Published: 13:48, 15 March 2013 |
Updated: 16:09, 09 January 2014
An Afghan teenager facing deportation has won an eleventh-hour reprieve.
Najibullah Hashimi was due to be put on a flight later today after losing several appeals to stay in the country.
He feared he would be killed if he returned to the homeland he fled in 2006.
Now his adopted family say they have been told his flight has been cancelled and his case is being reviewed.
The UK Border Agency would not confirm details, but said Najibullah was still being detained.
The news comes after this website revealed on Friday how the 18-year-old believed the man who killed his father and brother would track him down.
The Sittingbourne Community College student (pictured above) had argued he had made a life for himself here. But the Home Office ordered his removal today.
However, they were hoping for a last-minute reprieve after more than 2,300 supporters signed a petition against his deportation.
The keen cricketer, his mother, sister and uncle fled the northern Afghan city of Baghlan and moved to Pakistan after the killings.
Three years later, news reached them the man responsible had tracked them down.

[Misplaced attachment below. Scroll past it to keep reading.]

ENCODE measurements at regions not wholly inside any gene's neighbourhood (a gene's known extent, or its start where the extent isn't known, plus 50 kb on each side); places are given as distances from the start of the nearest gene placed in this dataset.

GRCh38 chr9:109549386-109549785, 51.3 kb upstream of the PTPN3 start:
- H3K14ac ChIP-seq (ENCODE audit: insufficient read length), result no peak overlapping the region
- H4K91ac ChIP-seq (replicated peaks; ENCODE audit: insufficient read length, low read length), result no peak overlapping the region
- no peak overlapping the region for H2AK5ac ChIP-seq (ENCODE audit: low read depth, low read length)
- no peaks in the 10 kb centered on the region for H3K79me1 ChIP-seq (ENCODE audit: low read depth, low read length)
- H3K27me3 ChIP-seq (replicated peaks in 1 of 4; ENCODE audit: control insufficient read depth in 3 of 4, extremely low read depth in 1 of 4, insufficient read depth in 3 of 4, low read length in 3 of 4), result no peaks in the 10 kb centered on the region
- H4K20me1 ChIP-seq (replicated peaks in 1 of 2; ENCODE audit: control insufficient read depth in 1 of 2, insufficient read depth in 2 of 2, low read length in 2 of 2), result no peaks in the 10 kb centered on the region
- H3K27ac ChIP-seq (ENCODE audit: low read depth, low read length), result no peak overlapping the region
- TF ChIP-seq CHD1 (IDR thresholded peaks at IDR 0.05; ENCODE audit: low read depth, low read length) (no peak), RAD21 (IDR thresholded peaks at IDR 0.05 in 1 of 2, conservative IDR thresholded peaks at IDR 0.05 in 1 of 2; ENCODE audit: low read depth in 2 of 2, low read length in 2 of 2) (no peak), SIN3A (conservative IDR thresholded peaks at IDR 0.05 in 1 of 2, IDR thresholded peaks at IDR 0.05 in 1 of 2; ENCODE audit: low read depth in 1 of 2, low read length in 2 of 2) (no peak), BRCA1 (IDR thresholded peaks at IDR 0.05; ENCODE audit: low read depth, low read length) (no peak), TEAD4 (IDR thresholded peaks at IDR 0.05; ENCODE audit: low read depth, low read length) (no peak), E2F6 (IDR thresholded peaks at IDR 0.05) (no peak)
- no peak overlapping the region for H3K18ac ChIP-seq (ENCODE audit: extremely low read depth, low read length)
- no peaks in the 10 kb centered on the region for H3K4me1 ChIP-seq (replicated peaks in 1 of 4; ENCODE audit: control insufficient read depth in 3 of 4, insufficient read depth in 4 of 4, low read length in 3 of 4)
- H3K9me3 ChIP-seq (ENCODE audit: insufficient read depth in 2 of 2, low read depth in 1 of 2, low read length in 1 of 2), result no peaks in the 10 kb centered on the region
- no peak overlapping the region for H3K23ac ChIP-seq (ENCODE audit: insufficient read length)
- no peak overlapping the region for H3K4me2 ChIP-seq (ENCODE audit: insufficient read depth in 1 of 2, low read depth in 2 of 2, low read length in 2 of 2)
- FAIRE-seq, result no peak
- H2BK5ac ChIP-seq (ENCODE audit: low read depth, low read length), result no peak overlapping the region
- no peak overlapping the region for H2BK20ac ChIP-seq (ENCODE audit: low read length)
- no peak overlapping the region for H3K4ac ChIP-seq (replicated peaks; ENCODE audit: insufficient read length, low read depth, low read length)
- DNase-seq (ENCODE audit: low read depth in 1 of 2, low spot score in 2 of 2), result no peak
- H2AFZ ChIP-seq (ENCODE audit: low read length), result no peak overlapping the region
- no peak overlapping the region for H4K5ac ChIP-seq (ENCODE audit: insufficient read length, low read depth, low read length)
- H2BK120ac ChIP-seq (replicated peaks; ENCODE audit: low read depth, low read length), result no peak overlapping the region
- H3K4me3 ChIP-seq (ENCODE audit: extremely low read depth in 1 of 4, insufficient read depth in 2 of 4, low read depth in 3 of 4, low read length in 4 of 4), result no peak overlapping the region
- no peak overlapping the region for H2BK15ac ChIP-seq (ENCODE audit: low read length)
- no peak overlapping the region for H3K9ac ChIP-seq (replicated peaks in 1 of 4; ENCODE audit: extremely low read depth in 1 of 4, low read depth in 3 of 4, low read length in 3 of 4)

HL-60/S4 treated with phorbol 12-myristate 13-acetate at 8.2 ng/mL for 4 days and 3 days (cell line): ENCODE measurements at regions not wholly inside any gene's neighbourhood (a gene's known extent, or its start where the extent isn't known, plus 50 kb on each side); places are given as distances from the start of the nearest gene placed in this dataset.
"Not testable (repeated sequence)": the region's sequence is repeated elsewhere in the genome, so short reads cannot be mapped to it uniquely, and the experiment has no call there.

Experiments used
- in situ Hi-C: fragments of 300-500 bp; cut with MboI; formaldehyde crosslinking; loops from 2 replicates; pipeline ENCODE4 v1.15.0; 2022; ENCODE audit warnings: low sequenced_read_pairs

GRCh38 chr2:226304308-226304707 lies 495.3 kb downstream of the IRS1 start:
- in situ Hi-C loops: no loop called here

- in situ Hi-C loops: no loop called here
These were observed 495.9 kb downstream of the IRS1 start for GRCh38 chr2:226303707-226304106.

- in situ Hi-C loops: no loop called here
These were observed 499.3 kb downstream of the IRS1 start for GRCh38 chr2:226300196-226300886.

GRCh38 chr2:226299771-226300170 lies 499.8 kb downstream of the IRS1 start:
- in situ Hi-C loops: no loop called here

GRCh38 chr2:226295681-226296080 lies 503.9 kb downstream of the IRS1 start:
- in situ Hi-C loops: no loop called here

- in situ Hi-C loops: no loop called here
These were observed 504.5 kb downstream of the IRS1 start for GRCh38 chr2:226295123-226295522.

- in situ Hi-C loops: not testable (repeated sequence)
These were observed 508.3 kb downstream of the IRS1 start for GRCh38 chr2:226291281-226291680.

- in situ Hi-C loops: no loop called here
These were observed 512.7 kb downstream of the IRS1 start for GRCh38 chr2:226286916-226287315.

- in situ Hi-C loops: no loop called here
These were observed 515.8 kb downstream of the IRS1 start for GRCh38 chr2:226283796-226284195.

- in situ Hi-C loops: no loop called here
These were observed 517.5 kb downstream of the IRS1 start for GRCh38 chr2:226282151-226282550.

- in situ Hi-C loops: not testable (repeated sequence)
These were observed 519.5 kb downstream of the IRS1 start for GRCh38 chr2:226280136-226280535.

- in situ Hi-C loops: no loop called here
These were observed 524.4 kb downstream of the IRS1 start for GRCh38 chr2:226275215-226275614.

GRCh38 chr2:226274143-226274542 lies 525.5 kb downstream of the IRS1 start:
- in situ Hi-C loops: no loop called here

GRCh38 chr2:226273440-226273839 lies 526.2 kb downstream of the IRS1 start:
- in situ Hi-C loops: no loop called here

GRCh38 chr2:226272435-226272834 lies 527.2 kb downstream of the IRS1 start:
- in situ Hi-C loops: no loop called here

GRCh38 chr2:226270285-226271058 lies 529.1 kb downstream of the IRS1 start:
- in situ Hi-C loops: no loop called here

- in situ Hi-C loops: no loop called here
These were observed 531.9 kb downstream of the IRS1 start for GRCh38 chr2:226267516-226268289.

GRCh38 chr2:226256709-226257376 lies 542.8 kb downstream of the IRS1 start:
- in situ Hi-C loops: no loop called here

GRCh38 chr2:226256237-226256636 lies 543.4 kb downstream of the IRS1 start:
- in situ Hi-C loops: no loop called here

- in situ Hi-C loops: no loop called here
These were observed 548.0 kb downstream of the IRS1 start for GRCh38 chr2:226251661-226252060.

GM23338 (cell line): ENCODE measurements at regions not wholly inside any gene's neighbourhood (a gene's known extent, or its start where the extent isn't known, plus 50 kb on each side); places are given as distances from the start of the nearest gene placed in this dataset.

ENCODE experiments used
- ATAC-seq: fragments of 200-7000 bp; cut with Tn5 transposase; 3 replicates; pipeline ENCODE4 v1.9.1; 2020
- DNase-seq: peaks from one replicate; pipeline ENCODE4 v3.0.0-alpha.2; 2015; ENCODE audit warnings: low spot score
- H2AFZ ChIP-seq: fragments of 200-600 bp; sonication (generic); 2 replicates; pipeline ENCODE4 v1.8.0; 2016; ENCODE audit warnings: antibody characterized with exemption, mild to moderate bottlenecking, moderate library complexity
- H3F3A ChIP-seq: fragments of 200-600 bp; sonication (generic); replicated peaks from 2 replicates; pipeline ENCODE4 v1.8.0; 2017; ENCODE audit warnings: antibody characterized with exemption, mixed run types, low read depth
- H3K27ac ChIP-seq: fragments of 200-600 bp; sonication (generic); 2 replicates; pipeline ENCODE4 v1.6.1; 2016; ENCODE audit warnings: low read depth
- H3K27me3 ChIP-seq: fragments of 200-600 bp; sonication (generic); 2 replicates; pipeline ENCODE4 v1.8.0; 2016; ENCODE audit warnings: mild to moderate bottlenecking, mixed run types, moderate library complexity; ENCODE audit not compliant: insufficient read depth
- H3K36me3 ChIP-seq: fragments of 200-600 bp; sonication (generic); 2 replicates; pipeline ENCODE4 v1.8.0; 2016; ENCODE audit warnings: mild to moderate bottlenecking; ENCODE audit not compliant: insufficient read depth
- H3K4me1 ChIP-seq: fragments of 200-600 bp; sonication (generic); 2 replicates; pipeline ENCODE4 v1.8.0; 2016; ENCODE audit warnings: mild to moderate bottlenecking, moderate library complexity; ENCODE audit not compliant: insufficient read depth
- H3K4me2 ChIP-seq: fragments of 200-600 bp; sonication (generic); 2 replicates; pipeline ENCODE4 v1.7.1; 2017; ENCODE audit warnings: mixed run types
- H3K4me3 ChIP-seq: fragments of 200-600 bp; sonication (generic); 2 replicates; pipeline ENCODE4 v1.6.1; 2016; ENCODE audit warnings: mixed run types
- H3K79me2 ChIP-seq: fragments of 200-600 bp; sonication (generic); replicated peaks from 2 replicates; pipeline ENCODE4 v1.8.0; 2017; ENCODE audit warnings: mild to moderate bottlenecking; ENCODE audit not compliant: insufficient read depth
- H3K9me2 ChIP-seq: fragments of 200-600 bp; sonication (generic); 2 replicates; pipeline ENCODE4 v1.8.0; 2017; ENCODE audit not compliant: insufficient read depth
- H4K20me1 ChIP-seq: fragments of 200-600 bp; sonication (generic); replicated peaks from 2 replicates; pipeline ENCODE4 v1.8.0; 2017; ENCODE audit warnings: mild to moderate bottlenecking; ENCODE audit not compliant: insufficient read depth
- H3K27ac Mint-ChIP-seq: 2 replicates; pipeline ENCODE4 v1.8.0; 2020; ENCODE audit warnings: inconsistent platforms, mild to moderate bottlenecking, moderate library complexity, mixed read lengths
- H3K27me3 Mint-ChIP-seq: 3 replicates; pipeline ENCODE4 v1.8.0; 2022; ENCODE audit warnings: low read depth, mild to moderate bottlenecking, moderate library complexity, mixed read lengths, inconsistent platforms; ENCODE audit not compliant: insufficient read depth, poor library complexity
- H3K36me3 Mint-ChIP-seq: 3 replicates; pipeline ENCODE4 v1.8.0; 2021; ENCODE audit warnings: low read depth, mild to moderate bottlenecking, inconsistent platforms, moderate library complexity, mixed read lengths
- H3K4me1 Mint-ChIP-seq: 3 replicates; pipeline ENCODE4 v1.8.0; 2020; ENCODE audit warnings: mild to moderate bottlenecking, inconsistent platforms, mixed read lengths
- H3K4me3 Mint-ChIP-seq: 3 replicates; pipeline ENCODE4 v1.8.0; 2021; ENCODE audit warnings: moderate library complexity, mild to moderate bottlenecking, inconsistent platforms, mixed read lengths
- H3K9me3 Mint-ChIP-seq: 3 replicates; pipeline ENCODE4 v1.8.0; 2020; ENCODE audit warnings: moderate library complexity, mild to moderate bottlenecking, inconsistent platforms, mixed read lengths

As a result, they decided the teenager would flee to England.
He arrived on February 27, 2009, aged 14, on the back of a lorry in Dover.
After a short stay in Ashford he was moved to a foster family in Sittingbourne before finally being taken in by carers Steve and Michelle Griffiths in Faversham.
He barely spoke a word of English, but is now fluent in the language.
The teenager, known as Najib, has been living independently since he turned 18 but has been held at the Dover Immigration Removal Centre since the week before last.
Speaking earlier today, Najib's foster father Steve Griffiths said there was confusion surrounding his release: "We're sat outside the detention centre and the reception that discharged the deportees has now told Naji he won't be released until this afternoon and I've spoken to a manager at the gates to find out what's going on."
Jackie Noble, assistant head teacher and head of post 16 at Najib's school, said: "He is an extremely well presented and polite young man, and very popular with staff and his peers.
"Najib is an outstanding example of a refugee that has come into our country and taken all the opportunities offered to him and then given much more back to others and the local community."
A UKBA spokesman said: "The UK only returns individuals if both the UKBA and the courts are satisfied they do not need our protection and have no legal basis to remain in the country.
"We encourage these people to leave voluntarily and offer assistance to those who choose to do so."
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